Some people tend to veer away from things that claim to be “research-based” and I can’t blame them. These days everything claims to be scientifically researched in some way and there always seems to be some “study” available to support or refute just about any idea. So it’s no wonder that people tend to be skeptical! However, don’t let that scare you away or make you decide that all research holds no value. Research holds an important place in making decisions about a lot of things in life…especially in education.
Providing your child with an education is no easy task and there are what seem to be millions of programs and methods out there. Which curriculum and/or techniques should you choose? Almost all of them have value and are effective in some way with some kids, but many are better than others. So I advise you to choose wisely based on your individual child, your teaching style, and what works best for your family’s philosophy. But I also encourage you to look at the research that’s out there on the subject and that has been done on various programs. The reason that some are better than others is probably because they are built around research-based practices.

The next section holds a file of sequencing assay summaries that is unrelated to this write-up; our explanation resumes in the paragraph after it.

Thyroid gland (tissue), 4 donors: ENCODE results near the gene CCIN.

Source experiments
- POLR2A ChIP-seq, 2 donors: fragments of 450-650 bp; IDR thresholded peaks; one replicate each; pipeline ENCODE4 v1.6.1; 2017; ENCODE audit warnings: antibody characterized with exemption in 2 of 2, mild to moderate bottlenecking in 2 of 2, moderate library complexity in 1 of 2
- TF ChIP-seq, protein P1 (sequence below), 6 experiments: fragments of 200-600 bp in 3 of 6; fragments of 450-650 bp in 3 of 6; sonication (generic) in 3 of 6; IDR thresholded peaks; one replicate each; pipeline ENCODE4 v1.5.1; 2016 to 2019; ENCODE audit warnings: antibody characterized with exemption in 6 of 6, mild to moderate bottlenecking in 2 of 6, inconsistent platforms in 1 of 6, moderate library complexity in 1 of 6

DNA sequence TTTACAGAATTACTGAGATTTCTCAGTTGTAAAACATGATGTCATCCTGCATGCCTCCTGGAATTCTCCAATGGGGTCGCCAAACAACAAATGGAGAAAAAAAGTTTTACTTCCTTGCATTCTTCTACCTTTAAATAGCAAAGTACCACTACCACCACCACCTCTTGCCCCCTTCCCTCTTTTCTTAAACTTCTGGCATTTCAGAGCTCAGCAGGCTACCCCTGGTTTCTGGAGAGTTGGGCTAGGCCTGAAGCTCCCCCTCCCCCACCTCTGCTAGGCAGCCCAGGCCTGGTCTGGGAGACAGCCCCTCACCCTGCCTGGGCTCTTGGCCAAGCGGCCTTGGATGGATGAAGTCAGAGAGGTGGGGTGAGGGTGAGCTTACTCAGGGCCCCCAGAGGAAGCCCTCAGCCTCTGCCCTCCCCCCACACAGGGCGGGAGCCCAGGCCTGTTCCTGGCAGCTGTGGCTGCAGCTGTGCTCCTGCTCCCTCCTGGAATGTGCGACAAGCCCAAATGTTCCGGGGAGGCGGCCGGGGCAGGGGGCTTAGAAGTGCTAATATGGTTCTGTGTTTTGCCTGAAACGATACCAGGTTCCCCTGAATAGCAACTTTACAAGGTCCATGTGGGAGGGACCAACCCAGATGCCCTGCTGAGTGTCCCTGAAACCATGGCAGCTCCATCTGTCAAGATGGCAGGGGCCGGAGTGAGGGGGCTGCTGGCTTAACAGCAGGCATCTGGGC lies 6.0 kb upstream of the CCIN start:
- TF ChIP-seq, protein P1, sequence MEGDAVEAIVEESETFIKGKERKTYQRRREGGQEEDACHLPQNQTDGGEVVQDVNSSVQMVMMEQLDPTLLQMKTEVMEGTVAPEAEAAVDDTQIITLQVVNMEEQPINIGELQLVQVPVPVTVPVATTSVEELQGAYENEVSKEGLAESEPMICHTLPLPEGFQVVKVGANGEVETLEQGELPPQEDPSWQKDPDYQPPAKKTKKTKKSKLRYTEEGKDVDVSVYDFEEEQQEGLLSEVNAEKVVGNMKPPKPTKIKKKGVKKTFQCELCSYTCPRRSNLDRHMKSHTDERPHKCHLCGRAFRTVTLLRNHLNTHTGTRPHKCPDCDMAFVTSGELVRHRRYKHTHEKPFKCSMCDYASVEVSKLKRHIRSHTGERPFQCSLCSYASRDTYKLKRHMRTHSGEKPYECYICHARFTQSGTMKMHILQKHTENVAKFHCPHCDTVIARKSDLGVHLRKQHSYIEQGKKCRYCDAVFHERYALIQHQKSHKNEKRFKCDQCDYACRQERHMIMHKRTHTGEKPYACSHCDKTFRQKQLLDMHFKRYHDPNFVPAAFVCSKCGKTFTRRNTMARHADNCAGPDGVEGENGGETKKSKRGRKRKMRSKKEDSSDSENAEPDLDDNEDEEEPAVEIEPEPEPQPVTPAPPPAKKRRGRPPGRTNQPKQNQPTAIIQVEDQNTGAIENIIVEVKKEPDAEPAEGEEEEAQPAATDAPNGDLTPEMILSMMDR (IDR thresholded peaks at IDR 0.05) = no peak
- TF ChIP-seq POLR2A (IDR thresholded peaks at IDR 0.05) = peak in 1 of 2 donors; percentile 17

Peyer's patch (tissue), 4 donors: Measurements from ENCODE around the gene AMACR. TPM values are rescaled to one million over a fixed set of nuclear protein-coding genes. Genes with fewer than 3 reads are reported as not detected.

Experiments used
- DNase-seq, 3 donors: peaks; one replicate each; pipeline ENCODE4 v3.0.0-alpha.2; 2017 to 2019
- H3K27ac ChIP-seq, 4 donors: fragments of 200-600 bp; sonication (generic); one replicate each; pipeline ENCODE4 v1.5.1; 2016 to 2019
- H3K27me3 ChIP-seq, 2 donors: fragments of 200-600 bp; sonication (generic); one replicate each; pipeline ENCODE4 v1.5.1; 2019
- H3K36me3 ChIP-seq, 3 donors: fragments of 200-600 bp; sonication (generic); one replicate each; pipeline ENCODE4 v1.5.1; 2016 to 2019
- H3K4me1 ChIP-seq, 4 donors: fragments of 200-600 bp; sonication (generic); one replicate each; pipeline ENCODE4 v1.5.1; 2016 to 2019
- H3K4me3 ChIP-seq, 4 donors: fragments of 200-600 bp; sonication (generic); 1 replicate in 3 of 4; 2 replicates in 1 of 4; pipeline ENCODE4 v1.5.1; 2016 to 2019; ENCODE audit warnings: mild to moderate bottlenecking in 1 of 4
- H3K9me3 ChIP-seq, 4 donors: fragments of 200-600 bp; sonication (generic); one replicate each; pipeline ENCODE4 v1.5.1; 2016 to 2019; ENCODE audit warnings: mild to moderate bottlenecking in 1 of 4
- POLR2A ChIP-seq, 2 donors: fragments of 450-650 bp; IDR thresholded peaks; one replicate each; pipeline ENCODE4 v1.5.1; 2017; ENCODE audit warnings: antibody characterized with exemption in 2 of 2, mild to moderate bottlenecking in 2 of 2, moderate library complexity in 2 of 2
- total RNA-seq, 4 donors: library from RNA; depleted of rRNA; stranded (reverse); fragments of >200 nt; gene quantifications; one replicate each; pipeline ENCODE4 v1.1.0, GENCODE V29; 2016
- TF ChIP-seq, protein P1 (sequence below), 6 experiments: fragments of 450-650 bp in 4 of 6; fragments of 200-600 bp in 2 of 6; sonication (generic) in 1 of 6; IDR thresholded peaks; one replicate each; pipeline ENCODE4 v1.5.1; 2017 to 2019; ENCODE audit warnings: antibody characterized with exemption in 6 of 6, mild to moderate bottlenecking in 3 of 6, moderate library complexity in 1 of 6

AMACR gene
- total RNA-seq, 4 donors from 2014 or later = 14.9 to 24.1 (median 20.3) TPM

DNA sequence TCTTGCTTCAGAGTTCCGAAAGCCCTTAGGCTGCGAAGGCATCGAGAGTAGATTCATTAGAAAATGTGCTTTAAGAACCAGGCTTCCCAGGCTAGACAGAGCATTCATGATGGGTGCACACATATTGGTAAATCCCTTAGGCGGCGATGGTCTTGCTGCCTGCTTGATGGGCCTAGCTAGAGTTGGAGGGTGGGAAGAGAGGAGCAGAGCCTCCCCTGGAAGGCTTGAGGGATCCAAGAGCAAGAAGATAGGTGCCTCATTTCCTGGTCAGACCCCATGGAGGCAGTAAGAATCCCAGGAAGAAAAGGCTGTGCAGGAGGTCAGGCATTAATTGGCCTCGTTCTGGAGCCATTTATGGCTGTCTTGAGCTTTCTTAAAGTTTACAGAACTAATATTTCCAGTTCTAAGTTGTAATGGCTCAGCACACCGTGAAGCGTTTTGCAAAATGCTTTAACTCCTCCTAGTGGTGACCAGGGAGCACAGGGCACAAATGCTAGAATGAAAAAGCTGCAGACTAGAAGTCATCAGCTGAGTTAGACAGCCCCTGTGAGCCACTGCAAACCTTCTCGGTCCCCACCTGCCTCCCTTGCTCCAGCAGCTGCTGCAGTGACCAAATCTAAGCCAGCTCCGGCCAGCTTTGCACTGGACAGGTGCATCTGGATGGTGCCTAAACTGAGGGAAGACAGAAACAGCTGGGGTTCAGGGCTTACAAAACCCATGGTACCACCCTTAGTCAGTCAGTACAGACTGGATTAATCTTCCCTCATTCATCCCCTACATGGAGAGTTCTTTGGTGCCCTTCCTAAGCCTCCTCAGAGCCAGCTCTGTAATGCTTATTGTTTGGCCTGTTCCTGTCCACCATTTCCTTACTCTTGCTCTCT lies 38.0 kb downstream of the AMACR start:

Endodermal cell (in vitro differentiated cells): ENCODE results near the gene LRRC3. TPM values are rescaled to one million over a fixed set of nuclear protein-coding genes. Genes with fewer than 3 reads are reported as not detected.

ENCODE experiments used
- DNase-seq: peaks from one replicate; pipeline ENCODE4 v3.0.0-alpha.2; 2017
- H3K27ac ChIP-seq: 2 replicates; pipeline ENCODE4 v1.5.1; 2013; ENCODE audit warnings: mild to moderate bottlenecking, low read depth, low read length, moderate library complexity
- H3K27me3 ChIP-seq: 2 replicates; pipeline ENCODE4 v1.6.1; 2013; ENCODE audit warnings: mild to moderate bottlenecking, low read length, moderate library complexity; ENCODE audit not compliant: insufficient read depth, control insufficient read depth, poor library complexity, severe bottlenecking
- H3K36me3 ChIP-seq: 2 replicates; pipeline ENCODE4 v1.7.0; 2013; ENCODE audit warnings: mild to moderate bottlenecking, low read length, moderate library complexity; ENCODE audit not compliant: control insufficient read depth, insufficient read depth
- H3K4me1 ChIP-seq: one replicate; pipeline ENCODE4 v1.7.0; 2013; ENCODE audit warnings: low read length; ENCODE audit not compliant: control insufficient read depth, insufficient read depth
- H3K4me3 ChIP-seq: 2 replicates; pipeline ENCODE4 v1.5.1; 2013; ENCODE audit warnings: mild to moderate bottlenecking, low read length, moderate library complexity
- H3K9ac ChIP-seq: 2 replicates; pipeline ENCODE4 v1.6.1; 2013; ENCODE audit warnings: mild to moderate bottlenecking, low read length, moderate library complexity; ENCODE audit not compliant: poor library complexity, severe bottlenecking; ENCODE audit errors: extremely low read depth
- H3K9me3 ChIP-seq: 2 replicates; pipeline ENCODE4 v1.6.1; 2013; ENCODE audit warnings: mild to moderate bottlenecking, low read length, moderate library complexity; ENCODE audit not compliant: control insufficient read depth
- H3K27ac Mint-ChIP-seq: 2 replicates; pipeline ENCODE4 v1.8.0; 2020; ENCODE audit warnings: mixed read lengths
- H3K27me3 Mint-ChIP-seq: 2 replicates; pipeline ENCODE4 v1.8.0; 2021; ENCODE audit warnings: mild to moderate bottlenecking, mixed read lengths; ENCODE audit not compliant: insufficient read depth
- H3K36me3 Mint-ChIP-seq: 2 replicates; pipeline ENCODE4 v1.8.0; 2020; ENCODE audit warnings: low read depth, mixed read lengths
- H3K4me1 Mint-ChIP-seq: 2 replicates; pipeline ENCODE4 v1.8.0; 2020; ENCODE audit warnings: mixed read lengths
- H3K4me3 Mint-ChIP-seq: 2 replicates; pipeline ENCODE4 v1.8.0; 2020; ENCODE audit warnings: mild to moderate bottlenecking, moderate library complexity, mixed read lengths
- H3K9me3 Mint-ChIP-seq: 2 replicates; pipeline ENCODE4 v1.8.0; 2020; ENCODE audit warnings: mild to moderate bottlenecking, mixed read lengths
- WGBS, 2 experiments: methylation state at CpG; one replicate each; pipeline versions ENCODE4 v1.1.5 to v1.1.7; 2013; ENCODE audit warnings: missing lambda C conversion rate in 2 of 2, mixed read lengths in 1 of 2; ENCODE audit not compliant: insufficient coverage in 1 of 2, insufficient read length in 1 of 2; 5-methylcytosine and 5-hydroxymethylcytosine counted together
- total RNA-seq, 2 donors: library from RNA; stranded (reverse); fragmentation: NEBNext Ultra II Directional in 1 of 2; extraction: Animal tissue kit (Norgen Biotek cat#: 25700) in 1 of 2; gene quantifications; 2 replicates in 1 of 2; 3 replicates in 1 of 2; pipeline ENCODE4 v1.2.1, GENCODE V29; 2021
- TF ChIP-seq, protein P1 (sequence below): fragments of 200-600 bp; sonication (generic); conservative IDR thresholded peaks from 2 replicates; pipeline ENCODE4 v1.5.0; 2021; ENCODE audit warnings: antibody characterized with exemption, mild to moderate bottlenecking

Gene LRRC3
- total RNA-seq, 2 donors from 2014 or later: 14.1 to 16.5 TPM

So what does “research-based” mean as it relates to reading programs and teaching techniques? It means that educators and scientists have been studying the way kids learn how to read over many years in order to find out what works best for most kids. They also look into reasons why reading is difficult for some kids and what can be done in order to prevent reading problems as well as techniques that can be used to help kids who do struggle. Researchers have even gone so far as using brain scans to see how our minds work while reading! The information that has been collected over decades is now at our fingertips to be used to guide our decisions for educating our kids.
So don’t shy away from the term, it can really help to guide you in the direction you want to take on your child’s educational journey. Just be really careful that you check all references and sources of things that claim to be research-based to make sure you are receiving quality information.